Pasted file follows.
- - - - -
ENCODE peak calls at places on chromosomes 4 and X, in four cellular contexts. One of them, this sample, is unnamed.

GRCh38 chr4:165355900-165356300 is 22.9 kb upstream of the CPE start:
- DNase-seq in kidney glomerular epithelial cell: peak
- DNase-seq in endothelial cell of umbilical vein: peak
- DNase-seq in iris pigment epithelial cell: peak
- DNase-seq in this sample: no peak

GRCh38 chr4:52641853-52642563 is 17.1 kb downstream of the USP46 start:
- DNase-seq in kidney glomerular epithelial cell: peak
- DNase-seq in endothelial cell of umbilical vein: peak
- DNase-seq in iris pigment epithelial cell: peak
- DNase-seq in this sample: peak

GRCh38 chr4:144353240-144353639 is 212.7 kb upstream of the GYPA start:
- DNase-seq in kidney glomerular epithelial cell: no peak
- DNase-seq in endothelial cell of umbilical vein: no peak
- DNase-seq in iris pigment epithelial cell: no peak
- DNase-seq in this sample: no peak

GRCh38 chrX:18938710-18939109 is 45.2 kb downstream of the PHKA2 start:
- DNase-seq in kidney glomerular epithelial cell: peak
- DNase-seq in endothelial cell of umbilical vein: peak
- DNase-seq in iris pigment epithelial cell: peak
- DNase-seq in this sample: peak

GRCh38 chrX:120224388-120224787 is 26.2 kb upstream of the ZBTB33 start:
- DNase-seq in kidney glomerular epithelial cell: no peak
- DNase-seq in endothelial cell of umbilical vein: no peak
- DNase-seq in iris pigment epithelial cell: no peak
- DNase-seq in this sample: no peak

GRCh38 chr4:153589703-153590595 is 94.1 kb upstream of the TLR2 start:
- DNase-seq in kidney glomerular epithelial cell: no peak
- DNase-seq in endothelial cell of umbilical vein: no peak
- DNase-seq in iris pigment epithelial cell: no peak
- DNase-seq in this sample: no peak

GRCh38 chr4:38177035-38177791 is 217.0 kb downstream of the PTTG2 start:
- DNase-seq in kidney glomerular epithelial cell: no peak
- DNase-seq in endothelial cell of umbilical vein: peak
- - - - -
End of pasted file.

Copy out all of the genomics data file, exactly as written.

ENCODE peak calls at places on chromosomes 4 and X, in four cellular contexts. One of them, this sample, is unnamed.

GRCh38 chr4:165355900-165356300 is 22.9 kb upstream of the CPE start:
- DNase-seq in kidney glomerular epithelial cell: peak
- DNase-seq in endothelial cell of umbilical vein: peak
- DNase-seq in iris pigment epithelial cell: peak
- DNase-seq in this sample: no peak

GRCh38 chr4:52641853-52642563 is 17.1 kb downstream of the USP46 start:
- DNase-seq in kidney glomerular epithelial cell: peak
- DNase-seq in endothelial cell of umbilical vein: peak
- DNase-seq in iris pigment epithelial cell: peak
- DNase-seq in this sample: peak

GRCh38 chr4:144353240-144353639 is 212.7 kb upstream of the GYPA start:
- DNase-seq in kidney glomerular epithelial cell: no peak
- DNase-seq in endothelial cell of umbilical vein: no peak
- DNase-seq in iris pigment epithelial cell: no peak
- DNase-seq in this sample: no peak

GRCh38 chrX:18938710-18939109 is 45.2 kb downstream of the PHKA2 start:
- DNase-seq in kidney glomerular epithelial cell: peak
- DNase-seq in endothelial cell of umbilical vein: peak
- DNase-seq in iris pigment epithelial cell: peak
- DNase-seq in this sample: peak

GRCh38 chrX:120224388-120224787 is 26.2 kb upstream of the ZBTB33 start:
- DNase-seq in kidney glomerular epithelial cell: no peak
- DNase-seq in endothelial cell of umbilical vein: no peak
- DNase-seq in iris pigment epithelial cell: no peak
- DNase-seq in this sample: no peak

GRCh38 chr4:153589703-153590595 is 94.1 kb upstream of the TLR2 start:
- DNase-seq in kidney glomerular epithelial cell: no peak
- DNase-seq in endothelial cell of umbilical vein: no peak
- DNase-seq in iris pigment epithelial cell: no peak
- DNase-seq in this sample: no peak

GRCh38 chr4:38177035-38177791 is 217.0 kb downstream of the PTTG2 start:
- DNase-seq in kidney glomerular epithelial cell: no peak
- DNase-seq in endothelial cell of umbilical vein: peak